Saturday, February 25, 2012

leek madness

When I was grocery shopping last week, GIANT leeks greeted me in the fresh produce aisle at my local store. I am talking freakshow leeks. So I couldn't resist picking up two, figuring I would improvise my way to something great after making potato leek soup, which I have recently become obsessed with.

Emeril's recipe is fantastic and naturally gluten free.  I've also made it with green onions when leeks weren't available and it was different, sure, but still great. I've made it with and without bacon as well as with creme fraiche vs cream.  The creme fraiche adds a bit more tanginess, but can you reeeeally go wrong with cream? No.  This makes the perfect sized batch to get you and your plus one through a week of easy reheating.

http://www.foodnetwork.com/recipes/emeril-lagasse/potato-and-leek-soup-recipe2/index.html

But leeks are great for far more than just potato leek soup. I used them in a stir fry and in omelettes.  And still have another cup or so in the freezer in a ziploc. Perfect in a quiche or a frittata too.

Leek Stir Fry
2 bags shirataki noodles, rinsed well under cold water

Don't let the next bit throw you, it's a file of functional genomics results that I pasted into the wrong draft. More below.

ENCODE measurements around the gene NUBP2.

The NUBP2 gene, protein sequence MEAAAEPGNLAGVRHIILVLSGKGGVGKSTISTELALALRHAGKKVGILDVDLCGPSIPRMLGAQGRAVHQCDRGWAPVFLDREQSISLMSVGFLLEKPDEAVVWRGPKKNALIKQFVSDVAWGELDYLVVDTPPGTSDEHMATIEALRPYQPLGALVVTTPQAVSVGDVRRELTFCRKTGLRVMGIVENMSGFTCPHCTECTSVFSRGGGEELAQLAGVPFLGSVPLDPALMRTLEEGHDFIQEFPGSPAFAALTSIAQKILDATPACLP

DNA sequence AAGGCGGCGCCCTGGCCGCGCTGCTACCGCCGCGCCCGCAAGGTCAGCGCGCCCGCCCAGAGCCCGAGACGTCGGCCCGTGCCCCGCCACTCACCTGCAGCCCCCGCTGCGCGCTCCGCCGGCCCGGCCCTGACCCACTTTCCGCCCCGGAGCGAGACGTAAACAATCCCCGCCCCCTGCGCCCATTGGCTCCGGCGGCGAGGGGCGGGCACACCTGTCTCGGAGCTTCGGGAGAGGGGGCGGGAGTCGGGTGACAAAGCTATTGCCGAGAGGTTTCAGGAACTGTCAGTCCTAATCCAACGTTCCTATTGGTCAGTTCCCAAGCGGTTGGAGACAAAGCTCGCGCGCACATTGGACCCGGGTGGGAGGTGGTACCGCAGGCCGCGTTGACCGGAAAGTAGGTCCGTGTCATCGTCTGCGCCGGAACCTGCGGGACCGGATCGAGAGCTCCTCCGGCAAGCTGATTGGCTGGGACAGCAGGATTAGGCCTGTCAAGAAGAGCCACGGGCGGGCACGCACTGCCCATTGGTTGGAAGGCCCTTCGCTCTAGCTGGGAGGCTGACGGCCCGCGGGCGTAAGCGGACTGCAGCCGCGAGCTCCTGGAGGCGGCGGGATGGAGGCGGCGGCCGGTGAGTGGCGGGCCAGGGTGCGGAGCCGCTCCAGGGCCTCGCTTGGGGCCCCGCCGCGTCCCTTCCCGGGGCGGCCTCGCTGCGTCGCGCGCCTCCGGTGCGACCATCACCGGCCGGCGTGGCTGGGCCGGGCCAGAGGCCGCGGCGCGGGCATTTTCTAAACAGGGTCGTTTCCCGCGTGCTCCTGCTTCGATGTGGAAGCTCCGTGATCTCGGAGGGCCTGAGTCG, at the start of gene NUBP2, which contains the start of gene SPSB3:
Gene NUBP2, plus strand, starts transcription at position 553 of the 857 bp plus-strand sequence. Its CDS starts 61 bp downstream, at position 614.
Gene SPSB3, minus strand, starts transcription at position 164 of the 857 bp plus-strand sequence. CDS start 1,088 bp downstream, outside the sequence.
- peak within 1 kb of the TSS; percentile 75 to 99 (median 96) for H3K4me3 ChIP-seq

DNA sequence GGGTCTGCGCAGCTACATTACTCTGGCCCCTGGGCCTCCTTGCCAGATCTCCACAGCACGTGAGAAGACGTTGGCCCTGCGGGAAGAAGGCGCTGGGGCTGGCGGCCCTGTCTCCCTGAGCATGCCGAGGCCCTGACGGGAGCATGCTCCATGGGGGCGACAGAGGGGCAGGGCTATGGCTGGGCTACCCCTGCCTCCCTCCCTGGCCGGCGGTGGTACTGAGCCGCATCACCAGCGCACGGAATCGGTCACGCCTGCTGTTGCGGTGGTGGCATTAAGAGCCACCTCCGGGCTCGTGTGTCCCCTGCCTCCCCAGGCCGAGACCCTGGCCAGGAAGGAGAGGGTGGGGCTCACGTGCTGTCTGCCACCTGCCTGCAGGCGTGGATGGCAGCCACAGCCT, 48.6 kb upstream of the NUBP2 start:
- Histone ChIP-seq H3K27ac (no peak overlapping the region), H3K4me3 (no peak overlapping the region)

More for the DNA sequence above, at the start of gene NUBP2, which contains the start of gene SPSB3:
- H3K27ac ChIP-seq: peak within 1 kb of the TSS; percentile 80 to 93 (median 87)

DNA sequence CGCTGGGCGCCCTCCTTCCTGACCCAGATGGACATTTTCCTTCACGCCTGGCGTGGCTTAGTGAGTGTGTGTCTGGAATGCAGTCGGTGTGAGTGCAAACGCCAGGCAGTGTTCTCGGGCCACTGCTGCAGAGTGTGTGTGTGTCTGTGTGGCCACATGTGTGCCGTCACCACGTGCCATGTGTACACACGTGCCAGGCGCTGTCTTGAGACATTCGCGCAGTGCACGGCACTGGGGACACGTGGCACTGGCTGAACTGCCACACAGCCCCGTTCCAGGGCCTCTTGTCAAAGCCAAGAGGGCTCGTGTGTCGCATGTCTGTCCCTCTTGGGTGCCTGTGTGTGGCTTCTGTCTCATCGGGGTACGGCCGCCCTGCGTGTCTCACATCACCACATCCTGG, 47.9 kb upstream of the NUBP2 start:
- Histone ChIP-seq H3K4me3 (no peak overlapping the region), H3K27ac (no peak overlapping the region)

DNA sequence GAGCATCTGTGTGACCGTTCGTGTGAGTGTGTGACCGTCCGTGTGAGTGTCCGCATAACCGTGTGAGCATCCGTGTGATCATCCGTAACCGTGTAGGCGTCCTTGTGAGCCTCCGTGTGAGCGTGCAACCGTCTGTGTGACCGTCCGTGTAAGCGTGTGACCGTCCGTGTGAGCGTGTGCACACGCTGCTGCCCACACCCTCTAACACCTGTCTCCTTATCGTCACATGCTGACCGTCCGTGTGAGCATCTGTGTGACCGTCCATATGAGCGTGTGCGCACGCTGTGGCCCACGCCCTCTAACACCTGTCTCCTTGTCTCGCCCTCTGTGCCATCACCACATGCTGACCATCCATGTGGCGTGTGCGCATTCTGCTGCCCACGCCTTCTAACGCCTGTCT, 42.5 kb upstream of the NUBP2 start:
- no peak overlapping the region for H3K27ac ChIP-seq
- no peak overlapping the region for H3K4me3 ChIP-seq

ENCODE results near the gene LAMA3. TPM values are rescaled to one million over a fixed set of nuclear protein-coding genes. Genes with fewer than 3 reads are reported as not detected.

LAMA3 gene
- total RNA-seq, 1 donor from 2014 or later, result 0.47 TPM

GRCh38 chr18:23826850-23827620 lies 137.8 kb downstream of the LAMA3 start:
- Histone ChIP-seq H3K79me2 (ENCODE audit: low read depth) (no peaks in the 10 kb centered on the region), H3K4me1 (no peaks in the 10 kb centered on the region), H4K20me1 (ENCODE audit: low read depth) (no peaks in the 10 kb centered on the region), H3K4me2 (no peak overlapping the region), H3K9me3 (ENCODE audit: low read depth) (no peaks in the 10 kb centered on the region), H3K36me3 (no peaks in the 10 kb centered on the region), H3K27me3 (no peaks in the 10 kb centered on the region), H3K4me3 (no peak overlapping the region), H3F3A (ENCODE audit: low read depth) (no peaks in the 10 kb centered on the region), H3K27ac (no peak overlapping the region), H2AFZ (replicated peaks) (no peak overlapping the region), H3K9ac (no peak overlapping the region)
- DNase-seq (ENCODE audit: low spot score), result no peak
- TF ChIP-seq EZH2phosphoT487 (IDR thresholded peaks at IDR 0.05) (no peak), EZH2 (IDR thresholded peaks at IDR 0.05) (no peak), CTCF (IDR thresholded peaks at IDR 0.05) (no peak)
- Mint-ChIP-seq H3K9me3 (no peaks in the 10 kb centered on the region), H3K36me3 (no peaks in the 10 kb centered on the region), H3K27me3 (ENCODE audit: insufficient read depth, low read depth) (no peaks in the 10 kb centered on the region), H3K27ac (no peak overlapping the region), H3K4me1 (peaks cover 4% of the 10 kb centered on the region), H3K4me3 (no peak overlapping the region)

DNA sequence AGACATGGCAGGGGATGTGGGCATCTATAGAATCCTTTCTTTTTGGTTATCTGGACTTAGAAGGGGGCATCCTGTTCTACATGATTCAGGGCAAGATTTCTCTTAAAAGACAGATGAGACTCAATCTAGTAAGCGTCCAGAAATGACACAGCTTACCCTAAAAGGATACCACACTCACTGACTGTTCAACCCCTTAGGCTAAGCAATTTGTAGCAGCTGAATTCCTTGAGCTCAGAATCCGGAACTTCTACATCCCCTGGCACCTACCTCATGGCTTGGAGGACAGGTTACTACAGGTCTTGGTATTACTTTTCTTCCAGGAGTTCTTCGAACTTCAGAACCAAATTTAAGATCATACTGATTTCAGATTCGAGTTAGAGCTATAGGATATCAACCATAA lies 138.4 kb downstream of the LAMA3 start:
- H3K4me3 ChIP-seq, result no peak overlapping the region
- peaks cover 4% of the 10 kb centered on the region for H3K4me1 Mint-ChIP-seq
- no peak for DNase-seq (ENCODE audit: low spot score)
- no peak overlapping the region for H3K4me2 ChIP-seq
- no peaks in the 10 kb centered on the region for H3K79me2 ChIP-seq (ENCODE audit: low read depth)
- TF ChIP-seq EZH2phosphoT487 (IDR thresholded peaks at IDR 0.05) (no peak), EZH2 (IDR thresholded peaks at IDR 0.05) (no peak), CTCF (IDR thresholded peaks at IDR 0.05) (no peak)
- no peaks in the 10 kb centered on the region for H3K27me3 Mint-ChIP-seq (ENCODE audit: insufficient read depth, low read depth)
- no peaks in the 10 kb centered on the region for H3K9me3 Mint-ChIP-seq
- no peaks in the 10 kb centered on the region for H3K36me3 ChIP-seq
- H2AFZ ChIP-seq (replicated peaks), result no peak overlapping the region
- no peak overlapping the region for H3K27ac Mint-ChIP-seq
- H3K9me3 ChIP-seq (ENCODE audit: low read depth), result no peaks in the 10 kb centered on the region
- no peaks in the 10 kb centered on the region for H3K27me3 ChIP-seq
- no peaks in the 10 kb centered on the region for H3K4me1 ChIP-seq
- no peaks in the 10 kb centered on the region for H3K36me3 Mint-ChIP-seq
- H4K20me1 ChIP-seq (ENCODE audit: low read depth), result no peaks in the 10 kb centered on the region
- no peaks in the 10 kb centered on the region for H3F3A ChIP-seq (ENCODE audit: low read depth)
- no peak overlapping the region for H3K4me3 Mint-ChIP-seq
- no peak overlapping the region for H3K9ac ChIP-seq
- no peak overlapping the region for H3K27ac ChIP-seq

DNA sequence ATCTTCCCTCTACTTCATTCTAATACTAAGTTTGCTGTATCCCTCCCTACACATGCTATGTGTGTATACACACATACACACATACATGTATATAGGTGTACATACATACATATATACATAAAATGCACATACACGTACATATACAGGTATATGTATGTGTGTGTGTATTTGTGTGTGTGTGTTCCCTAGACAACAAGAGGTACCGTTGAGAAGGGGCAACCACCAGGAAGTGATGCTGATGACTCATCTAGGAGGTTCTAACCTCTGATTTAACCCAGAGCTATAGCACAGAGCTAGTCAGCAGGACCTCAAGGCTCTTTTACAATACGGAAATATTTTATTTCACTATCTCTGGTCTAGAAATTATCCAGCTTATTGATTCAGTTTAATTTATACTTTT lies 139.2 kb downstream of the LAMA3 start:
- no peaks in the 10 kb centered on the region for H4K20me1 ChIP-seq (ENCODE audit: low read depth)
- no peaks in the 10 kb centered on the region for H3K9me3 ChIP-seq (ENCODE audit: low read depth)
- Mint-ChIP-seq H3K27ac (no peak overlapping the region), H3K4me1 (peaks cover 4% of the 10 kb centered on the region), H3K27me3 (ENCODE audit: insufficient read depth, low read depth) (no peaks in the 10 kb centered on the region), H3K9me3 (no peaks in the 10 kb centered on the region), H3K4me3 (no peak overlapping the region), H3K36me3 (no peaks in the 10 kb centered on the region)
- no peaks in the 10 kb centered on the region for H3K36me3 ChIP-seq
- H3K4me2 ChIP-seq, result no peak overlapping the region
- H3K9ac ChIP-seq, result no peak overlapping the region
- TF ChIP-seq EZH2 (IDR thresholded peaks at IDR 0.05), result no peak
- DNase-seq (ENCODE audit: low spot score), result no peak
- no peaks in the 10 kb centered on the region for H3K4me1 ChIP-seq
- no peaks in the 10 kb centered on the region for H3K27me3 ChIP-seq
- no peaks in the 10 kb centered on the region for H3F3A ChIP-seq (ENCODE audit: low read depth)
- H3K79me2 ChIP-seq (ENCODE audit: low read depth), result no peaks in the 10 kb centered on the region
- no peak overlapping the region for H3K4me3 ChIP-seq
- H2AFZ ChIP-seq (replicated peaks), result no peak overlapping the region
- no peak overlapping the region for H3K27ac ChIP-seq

1 1/2 cups of leeks, white and light green parts only sliced thin
1 zucchini, sliced into thin match sticks
1 red pepper, sliced into thin match sticks
2 cloves of garlic
2 tablespoons of minced ginger root
1/3 cup reduced sodium gluten free soy sauce
1 tablespoon tahini or peanut butter
1 tablespoon coconut oil
1/2 teaspoon red pepper flakes
optional: tablespoon of minced lemongrass (like gourmet garden) or a tablespoon of lime juice

Chop and mince away. Once everything is set and the shirataki noodles are rinsed and set aside (you can sub cooked rice noodles or spaghetti) heat a large skillet over medium heat. Right before the skillet begins to smoke, add coconut oil.  Once the coconut oil melts, add leeks, sauteeing for one minute.  Add ginger and garlic, stirring with leeks and sauteeing for one minute more. Add the rest of the veggies, sauteeing for three to five minutes or until veggies start to brown and are tender in the middle. add soy sauce, tahini/pb, lemongrass and red pepper flakes and stir well so that it forms a sauce. When sauce is formed and vegetables are cooked to your liking, add shirataki noodles and stir frequently, cooking the mixture for a few minutes until the noodles are warmed through. If you need more sauce to cover, try a few splashes of broth or some more soy sauce.